Your browser does not support javascript:   Search for gard hereSearch for news-and-events here.


Genetic and Rare Diseases Information Center (GARD)

Print friendly version

Cockayne syndrome

Other Names for this Disease
  • Cockayne's syndrome
  • Dwarfism-retinal atrophy-deafness syndrome
  • Progeria-like syndrome
  • Progeroid nanism
See Disclaimer regarding information on this site. Some links on this page may take you to organizations outside of the National Institutes of Health.

Your Question

I have a friend whose toddler son was diagnosed with Cockayne syndrome. I would really like some more information about this condition and the survival rate for his son.

Our Answer

We have identified the following information that we hope you find helpful. If you still have questions, please contact us.

What is Cockayne syndrome?

Cockayne syndrome is a rare condition which causes short stature, premature aging (progeria), severe photosensitivity, and moderate to severe learning delay.[1] This syndrome also includes failure to thrive in the neonate, microcephaly, and impaired nervous system development. Other symptoms may include hearing loss, tooth decay, and eye and bone abnormalities.[2]  Cockayne syndrome type 1 (type A) is sometimes called “classic” Cockayne syndrome and is diagnosed during early childhood. Cockayne syndrome type 2 (type B) is sometimes referred to as the “connatal” type.[3] This type is a more severe form in which growth and developmental abnormalities are present at birth.[2] The third type, Cockayne syndrome type 3 (type C) is a milder form of the disorder. Cockayne syndrome is caused by mutations ineither the ERCC8 (CSA) or ERCC6 (CSB) genes and is inherited in an autosomal recessive pattern.[2] Individuals with type 1 or 2 usually do not survive past childhood, whereas those with type 3 live into adulthood.[1]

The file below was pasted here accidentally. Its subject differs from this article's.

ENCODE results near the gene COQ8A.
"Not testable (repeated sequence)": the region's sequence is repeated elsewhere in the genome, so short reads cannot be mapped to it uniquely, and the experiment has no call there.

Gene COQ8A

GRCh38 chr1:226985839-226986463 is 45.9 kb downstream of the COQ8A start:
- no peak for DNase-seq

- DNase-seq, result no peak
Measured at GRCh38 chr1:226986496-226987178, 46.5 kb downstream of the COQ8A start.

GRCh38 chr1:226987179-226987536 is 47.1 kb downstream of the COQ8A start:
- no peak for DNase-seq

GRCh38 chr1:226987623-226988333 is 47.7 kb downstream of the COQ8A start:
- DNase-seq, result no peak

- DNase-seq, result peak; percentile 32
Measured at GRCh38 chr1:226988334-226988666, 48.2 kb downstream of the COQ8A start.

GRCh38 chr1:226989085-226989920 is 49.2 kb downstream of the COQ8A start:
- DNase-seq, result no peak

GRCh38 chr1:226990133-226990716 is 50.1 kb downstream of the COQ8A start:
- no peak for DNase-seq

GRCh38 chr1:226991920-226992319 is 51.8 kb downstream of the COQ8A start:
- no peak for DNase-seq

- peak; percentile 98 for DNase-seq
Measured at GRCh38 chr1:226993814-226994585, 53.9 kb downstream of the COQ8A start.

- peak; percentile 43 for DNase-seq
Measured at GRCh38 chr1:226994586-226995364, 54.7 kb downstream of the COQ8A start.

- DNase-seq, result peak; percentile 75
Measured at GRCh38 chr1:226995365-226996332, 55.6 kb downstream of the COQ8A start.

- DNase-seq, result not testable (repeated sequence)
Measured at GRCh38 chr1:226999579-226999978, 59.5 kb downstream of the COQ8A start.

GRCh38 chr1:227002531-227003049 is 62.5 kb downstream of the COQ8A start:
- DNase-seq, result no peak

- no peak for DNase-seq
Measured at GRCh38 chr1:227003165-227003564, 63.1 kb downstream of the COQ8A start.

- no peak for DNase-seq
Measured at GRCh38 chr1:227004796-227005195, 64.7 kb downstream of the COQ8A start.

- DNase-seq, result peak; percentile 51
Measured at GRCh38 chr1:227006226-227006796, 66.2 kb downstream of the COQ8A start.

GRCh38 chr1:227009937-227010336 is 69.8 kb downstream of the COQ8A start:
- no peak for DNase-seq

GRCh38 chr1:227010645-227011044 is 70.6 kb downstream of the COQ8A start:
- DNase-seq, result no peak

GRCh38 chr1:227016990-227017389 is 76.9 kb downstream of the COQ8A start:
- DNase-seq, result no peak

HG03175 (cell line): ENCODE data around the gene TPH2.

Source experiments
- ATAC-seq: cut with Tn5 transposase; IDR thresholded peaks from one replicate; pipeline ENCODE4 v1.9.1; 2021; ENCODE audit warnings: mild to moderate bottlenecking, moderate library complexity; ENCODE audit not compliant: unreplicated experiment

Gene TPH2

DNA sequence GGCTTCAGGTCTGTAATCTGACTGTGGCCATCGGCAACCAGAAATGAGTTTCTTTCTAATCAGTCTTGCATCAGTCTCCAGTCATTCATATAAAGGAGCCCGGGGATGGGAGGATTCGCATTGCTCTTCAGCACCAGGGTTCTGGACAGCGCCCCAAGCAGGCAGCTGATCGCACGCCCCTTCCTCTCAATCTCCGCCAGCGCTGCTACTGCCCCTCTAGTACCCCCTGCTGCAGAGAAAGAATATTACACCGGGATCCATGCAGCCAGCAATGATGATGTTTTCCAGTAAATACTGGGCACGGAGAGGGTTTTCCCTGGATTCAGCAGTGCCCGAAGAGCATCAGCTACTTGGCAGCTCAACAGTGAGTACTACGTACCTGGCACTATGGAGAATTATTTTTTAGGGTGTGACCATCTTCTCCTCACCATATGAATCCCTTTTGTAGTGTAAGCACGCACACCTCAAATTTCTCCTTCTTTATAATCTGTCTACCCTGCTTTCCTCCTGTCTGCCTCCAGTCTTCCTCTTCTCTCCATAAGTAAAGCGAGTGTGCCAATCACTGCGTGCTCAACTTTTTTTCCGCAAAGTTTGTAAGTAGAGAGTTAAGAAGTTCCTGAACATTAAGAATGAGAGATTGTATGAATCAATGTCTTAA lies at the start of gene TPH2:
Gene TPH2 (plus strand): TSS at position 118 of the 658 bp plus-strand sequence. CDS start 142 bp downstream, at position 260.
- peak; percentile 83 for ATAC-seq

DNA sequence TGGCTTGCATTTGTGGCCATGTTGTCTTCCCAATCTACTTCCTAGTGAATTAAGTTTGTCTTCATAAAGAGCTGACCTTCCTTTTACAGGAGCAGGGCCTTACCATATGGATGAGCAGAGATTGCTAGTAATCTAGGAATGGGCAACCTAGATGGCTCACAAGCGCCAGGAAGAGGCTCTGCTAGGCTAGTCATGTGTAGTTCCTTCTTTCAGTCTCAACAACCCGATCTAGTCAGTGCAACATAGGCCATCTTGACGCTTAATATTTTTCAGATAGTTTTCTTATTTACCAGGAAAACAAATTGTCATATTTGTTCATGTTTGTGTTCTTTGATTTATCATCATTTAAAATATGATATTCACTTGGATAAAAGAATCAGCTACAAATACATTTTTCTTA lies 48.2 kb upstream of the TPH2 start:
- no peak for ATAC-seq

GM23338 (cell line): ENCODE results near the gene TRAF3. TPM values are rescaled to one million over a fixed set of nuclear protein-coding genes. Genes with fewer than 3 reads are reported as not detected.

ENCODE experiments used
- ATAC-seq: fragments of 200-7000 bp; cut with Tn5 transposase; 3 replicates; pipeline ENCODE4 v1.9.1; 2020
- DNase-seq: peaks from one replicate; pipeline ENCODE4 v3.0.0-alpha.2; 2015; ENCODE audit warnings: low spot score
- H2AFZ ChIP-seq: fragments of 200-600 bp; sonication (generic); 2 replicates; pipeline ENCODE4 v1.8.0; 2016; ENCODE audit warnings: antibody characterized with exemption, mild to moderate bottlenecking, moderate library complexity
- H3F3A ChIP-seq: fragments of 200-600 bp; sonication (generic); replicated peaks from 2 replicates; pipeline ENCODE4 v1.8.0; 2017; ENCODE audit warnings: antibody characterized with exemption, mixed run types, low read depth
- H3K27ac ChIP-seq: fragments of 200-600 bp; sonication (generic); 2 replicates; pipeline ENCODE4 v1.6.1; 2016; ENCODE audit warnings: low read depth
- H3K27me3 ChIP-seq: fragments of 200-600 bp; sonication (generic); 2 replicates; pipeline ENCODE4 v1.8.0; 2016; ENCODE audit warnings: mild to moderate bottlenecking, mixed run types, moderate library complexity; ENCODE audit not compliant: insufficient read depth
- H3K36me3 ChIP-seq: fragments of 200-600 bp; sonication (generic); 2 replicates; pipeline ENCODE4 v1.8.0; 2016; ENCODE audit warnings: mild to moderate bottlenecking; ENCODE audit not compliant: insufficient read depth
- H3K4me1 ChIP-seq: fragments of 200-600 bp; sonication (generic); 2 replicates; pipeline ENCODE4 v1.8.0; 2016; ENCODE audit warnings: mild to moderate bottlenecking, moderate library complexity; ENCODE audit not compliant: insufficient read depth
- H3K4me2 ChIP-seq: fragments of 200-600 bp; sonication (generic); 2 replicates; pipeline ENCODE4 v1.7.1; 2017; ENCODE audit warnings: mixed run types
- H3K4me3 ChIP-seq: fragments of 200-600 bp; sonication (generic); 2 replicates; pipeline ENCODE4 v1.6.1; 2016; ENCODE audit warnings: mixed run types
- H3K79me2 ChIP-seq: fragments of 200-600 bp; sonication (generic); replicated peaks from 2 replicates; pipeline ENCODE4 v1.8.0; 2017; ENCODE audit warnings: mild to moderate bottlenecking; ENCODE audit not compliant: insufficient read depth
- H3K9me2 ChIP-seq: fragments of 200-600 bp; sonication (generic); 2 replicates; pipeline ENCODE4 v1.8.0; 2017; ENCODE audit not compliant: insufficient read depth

Last updated: 5/31/2011

What is the prognosis for Cockayne syndrome?

The prognosis for Cockayne syndrome varies by the disease type.[2] There are three types of Cockayne syndrome:   

Cockayne Syndrome Type 1 (type A) is marked by normal development until a child is 1 or 2 years old, at which point growth slows and developmental delays are noticed.[2] Life expectancy for type 1 is approximately 10 to 20 years.[1]

Cockayne syndrome type 2 (type B), also known as cerebro-oculo-facio-skeletal (COFS) and Pena-Shokeir syndrome type II, has severe symptoms present at birth and normal brain development stops after birth.[2] Average lifespan for children with type 2 is up to 7 years of age.[1]

Cockayne syndrome type 3 (type C) appears later in childhood with milder symptoms than the other types and a slower progression of the disorder.[2] Individuals with this type of Cockayne syndrome live into adulthood, with an average lifespan of 40 to 50 years.[1]
Last updated: 5/31/2011